Op-Ed: Will marijuana vaping escape San Fran's e-cig ban?

Posted Mar 22, 2014 by Nicole Weddington
San Francisco is not a tobacco-friendly town. The city has strict regulations that prohibit smoking outside bars and at ATM machines, but a loophole in the law currently provides favorable treatment for those who use marijuana pens.
A cigarette burning
A cigarette burning
The rights of cannabis users is being heavily guarded by San Francisco lawmakers, even to the extent that regulations that prohibit the use of e-cigarettes do not apply to the use of vapor pens.
The two devices are virtually identical. Each is a portable vaporizer with provides a smokeless conveyance system for the active ingredients in tobacco or cannabis.
But marijuana advocates report that rules regarding e-cigs proposed by Supervisor Eric Mars would most definitely be applied to cannabis vape pens. The questions arising from these proposed regulations beg the obvious questions of why it is necessary to restrict or regulate anything that reduces harm to individuals and bystanders in the first place.
The endless trail of butts littering the pavement notwithstanding, San Francisco has some very strict rules regarding where and when people are allowed to smoke. They go so far as the levy a 5¢ per-pack fee imposed to offset the expense of picking all those butts up off the ground.
In San Francisco, you cannot smoke at a bus stop, anywhere near an ATM, within a certain zone in front of a bar or in public parks. Most of these laws make no distinction between tobacco and anything else.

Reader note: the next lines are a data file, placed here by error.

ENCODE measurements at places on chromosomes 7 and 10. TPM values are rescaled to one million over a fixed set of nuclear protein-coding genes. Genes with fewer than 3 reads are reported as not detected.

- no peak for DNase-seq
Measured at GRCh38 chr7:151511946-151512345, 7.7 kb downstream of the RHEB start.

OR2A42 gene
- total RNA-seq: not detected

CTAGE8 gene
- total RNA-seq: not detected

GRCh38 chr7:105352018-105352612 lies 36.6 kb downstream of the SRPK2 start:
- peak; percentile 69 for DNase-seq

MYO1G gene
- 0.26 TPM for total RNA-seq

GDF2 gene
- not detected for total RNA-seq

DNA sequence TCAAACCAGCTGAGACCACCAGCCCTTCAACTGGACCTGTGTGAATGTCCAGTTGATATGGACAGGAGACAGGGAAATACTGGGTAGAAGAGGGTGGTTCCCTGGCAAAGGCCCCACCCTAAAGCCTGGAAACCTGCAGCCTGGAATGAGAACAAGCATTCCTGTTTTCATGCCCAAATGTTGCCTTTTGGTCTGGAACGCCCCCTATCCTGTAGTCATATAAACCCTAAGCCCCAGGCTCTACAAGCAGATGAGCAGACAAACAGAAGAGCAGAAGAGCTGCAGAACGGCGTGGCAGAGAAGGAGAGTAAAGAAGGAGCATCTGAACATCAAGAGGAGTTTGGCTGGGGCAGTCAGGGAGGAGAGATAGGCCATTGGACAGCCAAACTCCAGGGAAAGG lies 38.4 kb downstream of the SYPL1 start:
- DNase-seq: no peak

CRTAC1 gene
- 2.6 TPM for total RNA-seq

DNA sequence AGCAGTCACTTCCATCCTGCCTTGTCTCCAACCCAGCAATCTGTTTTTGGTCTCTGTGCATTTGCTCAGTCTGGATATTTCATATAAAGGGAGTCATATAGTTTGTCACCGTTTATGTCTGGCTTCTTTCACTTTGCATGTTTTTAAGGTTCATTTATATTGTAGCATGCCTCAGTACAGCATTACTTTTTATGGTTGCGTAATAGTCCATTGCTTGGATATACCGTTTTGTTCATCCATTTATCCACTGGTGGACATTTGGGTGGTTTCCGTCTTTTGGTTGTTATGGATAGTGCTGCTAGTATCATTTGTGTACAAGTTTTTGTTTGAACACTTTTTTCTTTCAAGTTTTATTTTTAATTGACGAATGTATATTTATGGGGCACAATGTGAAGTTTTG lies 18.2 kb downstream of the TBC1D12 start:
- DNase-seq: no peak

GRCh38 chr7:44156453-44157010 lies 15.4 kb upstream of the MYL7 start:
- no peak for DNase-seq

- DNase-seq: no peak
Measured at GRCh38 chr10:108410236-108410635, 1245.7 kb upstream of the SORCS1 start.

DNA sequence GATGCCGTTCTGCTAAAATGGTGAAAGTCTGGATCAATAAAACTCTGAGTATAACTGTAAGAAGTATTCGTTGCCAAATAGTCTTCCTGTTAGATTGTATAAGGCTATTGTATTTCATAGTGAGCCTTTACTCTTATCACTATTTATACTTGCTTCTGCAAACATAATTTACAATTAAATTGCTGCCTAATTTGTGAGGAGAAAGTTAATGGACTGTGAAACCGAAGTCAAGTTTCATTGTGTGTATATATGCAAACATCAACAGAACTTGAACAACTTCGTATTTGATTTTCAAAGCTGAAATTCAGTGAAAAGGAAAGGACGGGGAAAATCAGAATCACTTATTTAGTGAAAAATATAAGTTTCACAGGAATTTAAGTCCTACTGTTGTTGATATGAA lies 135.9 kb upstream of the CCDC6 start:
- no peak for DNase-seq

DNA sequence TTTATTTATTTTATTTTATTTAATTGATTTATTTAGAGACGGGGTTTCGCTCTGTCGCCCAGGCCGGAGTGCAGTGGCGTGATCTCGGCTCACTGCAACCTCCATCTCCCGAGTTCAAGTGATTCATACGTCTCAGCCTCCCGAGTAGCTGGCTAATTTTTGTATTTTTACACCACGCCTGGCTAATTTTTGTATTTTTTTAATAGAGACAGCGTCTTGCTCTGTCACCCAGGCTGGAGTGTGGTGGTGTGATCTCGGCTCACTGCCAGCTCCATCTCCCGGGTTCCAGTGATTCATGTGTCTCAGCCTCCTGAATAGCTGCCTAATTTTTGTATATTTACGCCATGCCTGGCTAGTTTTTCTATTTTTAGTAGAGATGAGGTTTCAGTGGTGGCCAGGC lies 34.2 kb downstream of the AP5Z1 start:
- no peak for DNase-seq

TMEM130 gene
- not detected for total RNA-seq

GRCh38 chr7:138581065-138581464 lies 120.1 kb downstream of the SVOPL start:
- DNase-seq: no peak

But according to one of Mars' aides, the e-cigarette legislation is not going to apply to “any laws or regulations regarding medical cannabis.”
This still comes across as a bit unclear, since an e-cigarette is described as, “any device with a heating element, a battery, or an electronic circuit that provides nicotine or other vaporized liquids to the user in a manner that simulates tobacco.”
The “other vaporized liquids” part is what has the average toker feeling a little paranoid. The law could be interpreted to include devices like vape pens which you can find by searching through a plethora of vaporizer reviews.
Castro-based cannabis activist David Goldman calls the verbiage of the proposed policy, “a solution in search of a problem. How are police going to know the difference? They're not -- they're just going to give you the ticket and have you figure it later out in court," he said.
Harm reduction is another concept that is leaving vapers of all description feeling a bit uneasy. Those using e-cigarettes or other types of vaporizers are seemingly doing so as opposed to smoking a traditional cigarette. The objective there is to avoid ingesting most of the known toxins in cigarette smoke.
The question on the minds of most users is: why is the City trying to make it harder to do something that is less harmful in the long term? The answer lies in certain studies that show that some toxins do escape when the liquid inside the device is vaporized.
The real issue is not so much whether or not marijuana should factor in to the ban, but rather why the vaping ban is even necessary in the first place. These proposed city polices have the potential to light up a political powder keg with opposition aimed at City Hall from two angles: those trying to quit smoking and those trying to legally toke up in peace.